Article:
If Gateway 1 sought to revoke property rights and community self determination as part of some “nefarious” UN plot, you couldn’t tell it from talking to the hard working American citizen leaders in the 21 communities that participated in the Gateway 1 process.

In fact, I can tell you so myself: as part of a National Cooperative Highway Research Program study, I interviewed residents and leaders of a number of the communities.  I also participated in and observed the community response to the early democratic town hall type discussions that kicked off the process.   Here are quotes contained in notes from my interviews: “the state agreed to honor the local right to self-determination”;  or “for the first time, the state DOT has shown a sincere interest in helping us sustain our local economy and character”;  or “for once, the state government listened to our needs and concerns.”  Overall, the process had restored the communities’ belief that the state DOT was there to help them, instead of focusing more on bridges and pavement than on people’s well-being. This all ended with Governor LePage’s decision to “suspend the planning process” on March 2, 2011.

Those of us who are not embedded in the 1950s era transportation culture realize that the era of single purpose spending is over.  We can no longer afford to shovel precious tax payer dollars to resurface a half of a mile of Interstate highway, when the same investment — $1.5 million – could help create wealth and preserve rural landscapes in 21 communities along 120 miles of Maine’s mid-coast. The Gateway 1 project recognized this.

I will close this post with some of the same words that I used to begin my June 8, 2010 piece Putting the Livability Agenda Back in Place: we are entering a dangerous era in the history of transportation.  Our existing infrastructure is crumbling, and the public has lost its willingness to fund transportation improvements. Investment in high-speed, grade-separated highway capacity worked well for a few decades, but has led to unintended consequences for the nation’s health and the global climate. Meanwhile, research shows that congestion indicators in metropolitan areas across America are much worse today than they were in the 1970s.  In many parts of the country, even in some of the the least affected areas, congestion measures are 200 to 400 percent higher than they were before a massive investment in freeways.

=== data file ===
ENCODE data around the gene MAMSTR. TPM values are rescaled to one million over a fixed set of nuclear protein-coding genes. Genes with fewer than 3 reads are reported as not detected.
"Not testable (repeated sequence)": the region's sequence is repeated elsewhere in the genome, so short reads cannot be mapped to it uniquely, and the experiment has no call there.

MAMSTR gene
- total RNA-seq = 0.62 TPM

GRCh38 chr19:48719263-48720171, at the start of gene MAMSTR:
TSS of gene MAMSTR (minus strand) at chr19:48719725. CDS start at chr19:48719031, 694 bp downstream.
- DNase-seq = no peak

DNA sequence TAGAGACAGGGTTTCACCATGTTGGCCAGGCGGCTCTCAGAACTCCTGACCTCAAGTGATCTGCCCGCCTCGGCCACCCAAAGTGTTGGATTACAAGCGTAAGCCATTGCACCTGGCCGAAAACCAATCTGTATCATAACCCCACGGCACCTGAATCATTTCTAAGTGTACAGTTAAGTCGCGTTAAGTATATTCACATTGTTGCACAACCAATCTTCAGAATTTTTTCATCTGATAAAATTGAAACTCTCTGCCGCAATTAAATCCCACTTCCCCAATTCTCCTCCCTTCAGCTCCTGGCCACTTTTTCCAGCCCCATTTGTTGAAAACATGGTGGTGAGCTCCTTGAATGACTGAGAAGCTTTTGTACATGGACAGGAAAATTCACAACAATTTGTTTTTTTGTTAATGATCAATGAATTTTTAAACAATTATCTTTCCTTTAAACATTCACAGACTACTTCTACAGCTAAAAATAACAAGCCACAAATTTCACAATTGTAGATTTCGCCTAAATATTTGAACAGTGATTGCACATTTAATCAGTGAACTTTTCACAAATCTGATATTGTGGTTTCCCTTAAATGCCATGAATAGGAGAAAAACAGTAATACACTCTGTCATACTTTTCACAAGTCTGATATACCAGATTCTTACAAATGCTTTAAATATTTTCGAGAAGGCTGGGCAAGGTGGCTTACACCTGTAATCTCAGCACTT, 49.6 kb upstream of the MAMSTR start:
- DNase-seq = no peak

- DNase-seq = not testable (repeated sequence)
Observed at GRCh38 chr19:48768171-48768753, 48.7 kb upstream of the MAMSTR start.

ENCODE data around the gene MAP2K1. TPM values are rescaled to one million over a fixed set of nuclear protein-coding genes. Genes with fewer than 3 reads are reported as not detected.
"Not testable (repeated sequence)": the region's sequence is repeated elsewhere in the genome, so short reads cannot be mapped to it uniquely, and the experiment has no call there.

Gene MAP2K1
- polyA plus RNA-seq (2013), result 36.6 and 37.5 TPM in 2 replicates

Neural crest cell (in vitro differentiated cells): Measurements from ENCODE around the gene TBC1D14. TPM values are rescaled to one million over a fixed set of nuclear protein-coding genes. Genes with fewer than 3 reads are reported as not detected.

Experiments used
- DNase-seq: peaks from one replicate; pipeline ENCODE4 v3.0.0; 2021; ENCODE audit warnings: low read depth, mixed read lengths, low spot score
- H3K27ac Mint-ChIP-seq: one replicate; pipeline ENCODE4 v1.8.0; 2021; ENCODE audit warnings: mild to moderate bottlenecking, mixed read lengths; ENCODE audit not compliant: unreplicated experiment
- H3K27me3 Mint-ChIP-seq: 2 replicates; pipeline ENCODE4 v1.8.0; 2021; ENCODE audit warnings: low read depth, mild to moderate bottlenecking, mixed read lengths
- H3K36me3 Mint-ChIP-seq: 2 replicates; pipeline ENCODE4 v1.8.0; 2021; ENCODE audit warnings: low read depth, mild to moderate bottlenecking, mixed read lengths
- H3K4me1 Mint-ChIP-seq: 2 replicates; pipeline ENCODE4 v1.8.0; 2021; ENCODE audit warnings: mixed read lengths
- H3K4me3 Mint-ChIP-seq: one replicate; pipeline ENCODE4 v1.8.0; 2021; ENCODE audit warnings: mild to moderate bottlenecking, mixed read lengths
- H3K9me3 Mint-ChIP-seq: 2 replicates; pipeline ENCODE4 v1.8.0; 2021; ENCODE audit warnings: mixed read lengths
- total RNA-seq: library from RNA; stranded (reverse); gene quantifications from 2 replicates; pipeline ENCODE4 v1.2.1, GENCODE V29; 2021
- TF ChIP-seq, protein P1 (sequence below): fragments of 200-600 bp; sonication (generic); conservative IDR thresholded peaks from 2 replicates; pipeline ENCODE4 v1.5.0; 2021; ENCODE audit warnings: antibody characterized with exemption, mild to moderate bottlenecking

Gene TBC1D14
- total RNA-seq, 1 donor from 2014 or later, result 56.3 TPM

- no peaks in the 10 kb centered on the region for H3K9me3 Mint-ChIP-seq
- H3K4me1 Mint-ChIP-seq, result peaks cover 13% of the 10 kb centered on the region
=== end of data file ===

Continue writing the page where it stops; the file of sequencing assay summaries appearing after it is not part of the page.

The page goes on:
To navigate our way forward over the next 20 years, we will need to base our decisions on data and learn which investment decisions of the 20th Century worked (and which ones made our problems more complicated).   We have to uncover the truth about how things have changed and think carefully about how things will continue to change over the next fifty years, adapt to those new realities, and govern accordingly.

We have to recognize that relying on a transportation culture that intentionally puts pavement and bridges over the needs of communities (which resulted partially from a policy that had its purposes in the 1950s, 1960s and 1970s), is no more viable today that counting on the milkman to deliver milk to our door every day.  But most important, we have to foster the tried and true American principle of open, honest, and truthful debate.

Gary Toth is Senior Director of Transportation Initiatives with Project for Public Spaces.  Gary has thirty eight years of experience in the transportation establishment, thirty four as an engineer helping the New Jersey Department of Transportation (NJDOT) navigate projects through the public process. Meg MacIver also contributed to this post.

 

Tagged with →